Mark’s friend Kieron has just arrived from Ireland so we go for a few beers in the previously mentioned nice fairytale part of the city. We then however decide to ‘go for one more’ in a tiny bar down an ally from our hostel. I say bar, but the place is more like a greasy cafe near Doncaster markets where you expect someone to bring you egg and chips at any point. Oh and add to this a classical violinist who doubles as a magician?! Instead of the dive bar crowd that you would expect there’s a mix of posh Slovakian students, a barmaid dressed in pajamas, a couple in their 80s where she’s in all her best jewelry and he’s dozing off  into his vodka. Plus, our favorites; Slovakia’s answer to Strictly Come Dancing; a brazen blond women jiggling her double F boobs with a rough looking man who is hovering around the karaoke machine begging people to engage in his knee-stomping, floor-slapping, drunk uncle at Slovak wedding moves. We sit memorised. Even though it’s a Monday, they look as though the whole crowd gather every night of the week, and nobody bats an eyelid that we’re there. We buy a 20 euro round for 3 euros and marvel at the oddness of it all. For the record it’s called Prezidents Pub (with a Z). I only wish this was my local.

Where we stayed: Old City Hotel / Downtown Backpackers

Liked: 1) KGB  – an underground bunker like restaurant 2) The quirky sculptures along Hviezoslavovo Nam 3) The beautiful walled Grassalkovich Palace park, even with its ants.

Dubai, UAE

Seventy days ago I was half way up Everest, sleeping in $2 wooden tea houses, dragging my tatty 13kg rucksack around the world. Today I Air Emirated it into the world’s glossiest airport, wearing wedges and toting a wheely case. Sell out, moi? Absolutely. Dubai is possibly the  polar opposite to backpacking. You have to mix it up though don’t you.

Before arriving, my Dubai word association game with myself would have gone something like this;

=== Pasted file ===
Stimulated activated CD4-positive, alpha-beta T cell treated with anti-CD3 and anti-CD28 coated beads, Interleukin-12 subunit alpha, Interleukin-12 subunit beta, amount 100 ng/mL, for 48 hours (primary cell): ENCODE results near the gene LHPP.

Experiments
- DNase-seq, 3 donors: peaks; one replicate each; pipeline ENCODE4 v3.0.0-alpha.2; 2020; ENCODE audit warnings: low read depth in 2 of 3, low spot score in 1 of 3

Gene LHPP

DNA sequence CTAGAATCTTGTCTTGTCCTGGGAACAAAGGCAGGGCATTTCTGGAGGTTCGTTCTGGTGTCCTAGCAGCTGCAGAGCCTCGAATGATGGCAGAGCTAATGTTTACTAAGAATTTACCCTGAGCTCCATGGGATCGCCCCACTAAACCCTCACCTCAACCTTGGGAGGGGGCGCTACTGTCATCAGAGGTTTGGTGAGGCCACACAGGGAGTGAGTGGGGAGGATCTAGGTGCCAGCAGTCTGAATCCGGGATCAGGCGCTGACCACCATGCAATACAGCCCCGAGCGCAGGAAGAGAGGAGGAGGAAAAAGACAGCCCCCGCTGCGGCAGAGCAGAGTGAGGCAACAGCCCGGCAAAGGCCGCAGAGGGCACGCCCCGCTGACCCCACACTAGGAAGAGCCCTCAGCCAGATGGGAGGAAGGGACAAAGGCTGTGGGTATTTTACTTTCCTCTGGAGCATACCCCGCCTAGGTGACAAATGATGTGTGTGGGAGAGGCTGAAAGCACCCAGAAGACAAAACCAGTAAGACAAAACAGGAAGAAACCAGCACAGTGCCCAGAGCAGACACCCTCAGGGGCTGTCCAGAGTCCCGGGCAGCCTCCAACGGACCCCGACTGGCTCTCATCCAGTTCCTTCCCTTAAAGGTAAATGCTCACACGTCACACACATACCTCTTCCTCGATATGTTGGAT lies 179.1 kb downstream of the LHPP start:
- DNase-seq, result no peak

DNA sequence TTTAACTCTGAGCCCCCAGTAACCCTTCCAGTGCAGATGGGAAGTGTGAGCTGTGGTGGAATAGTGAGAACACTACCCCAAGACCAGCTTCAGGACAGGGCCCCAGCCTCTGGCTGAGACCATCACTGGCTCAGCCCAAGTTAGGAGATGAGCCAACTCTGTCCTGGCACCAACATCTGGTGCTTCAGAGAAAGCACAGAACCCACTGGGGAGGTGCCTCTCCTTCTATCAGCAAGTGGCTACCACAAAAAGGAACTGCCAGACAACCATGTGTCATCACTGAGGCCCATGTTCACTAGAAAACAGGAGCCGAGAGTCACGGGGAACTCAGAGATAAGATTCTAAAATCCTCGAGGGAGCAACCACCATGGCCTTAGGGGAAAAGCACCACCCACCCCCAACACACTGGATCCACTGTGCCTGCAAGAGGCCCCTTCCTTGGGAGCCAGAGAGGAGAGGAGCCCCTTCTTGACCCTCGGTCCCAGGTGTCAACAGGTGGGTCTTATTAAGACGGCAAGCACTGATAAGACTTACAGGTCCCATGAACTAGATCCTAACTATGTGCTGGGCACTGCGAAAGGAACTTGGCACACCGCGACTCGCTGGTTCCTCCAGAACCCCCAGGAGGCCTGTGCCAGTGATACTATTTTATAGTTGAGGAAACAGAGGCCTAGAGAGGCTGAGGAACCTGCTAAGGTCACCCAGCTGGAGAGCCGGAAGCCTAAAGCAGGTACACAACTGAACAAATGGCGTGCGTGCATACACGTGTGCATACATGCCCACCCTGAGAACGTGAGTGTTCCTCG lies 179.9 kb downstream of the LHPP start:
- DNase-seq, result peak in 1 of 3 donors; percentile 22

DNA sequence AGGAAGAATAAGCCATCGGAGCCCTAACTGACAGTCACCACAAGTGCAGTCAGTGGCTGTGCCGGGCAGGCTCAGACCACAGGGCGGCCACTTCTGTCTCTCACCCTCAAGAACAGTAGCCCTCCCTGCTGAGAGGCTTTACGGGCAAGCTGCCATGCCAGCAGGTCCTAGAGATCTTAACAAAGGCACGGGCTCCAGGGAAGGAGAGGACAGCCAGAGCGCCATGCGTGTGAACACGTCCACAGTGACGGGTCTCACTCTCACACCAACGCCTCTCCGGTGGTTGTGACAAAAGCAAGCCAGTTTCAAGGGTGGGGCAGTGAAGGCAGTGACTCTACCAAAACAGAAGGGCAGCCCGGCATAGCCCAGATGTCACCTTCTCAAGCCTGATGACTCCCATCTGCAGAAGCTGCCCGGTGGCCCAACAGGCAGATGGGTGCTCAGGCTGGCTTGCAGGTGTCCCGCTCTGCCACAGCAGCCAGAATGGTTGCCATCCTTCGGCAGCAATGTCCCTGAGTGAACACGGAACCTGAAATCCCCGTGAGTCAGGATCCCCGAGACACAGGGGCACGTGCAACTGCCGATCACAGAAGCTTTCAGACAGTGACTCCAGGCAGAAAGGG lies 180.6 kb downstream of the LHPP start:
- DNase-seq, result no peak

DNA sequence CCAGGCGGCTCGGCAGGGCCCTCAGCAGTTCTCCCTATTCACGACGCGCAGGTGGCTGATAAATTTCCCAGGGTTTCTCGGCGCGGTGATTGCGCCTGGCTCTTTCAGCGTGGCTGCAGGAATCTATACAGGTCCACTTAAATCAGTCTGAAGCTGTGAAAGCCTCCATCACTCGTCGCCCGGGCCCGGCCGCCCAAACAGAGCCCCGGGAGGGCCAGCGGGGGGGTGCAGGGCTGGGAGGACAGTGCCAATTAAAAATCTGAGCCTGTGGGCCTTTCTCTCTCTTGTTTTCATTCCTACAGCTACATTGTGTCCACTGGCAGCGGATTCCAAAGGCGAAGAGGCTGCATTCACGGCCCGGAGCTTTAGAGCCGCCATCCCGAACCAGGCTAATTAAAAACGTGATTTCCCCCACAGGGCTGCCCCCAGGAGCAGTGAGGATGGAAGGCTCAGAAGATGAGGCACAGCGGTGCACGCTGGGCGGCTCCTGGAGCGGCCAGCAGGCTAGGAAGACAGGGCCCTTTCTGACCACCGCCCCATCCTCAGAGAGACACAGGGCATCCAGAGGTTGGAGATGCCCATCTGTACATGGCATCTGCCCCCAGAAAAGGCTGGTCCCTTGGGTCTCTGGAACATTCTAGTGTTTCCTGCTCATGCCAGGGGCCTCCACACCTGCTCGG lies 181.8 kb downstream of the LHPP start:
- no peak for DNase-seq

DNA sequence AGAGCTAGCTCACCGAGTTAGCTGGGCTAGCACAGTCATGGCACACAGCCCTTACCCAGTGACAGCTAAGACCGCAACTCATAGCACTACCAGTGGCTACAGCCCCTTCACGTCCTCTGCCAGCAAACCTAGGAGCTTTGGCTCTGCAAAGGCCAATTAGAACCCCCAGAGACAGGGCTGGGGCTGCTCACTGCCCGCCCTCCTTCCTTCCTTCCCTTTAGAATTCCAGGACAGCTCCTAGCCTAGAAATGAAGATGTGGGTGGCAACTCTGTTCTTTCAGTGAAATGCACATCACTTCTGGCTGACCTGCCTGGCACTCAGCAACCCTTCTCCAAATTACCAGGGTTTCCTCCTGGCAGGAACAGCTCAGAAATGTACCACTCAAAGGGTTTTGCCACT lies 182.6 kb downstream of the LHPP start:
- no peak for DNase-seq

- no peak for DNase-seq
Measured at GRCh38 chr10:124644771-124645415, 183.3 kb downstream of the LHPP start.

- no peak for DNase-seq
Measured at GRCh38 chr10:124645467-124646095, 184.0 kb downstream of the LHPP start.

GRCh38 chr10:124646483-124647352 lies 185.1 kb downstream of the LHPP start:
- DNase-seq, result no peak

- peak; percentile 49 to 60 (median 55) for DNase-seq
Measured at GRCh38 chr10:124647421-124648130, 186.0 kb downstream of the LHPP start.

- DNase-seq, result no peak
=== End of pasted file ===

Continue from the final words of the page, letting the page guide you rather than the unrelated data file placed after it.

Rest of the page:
Desert, supermalls, construction, man-made, oil, gold, shopping, luxury, strict, arabic, westernized, ex-pats, wags, excess. 

After 5 days here my preconception were wro… No, actually that’s all pretty bang on. Although I would add:

Tourist centric, vast, humongous, fun, Disney-fied, into appearances, safe, pleasant, fake, voyeuristic, unique.

You can’t get too mad it Dubai, it’s only a baby, since the United Arab Emirates is just over 40 years old as a country. Build on oil & gold dollars, and now increasingly on tourist dollars, the city lives, breathes and oozes money. It’s a reigned in Vegas meets a cleaned up Macau. Its infamous non-libral laws verge on the ridiculous. Yet talking to people who live here they might kind of make sense. You can’t flick the v’s at anyone or drink in public (bad?) but then it’s unheard of that anyone throws a punch on a night out (good.) Mall staff can fine you if  they find your clothes ‘offensive’ (bad?) Yet, being given the power to judge the world for harem pants, Hollister, and jeggings? Come on, this is has to be good right?

Dubai is a world where a TEFL teachers salary means you can drop $100 on the famous weekly tradition of Friday brunch, drive Land Rover Cruisers, spend $40 on Jo Malone candles and wear Harry Winston jewellery, just to keep up with the ipad toting 5 year old sons and daughters of Emirates pilots that you teach in International School. It’s a real life episode of Gossip Girl. In the UK, the closest I get to London clubs like Mahiki & Embassy are reading Grazia. Here we graced both in one night. Whilst London however gets Prince Harry , Mahiki last Wednesday saw the likes of Rio Ferdinand. And I. Although I should point out quite separately.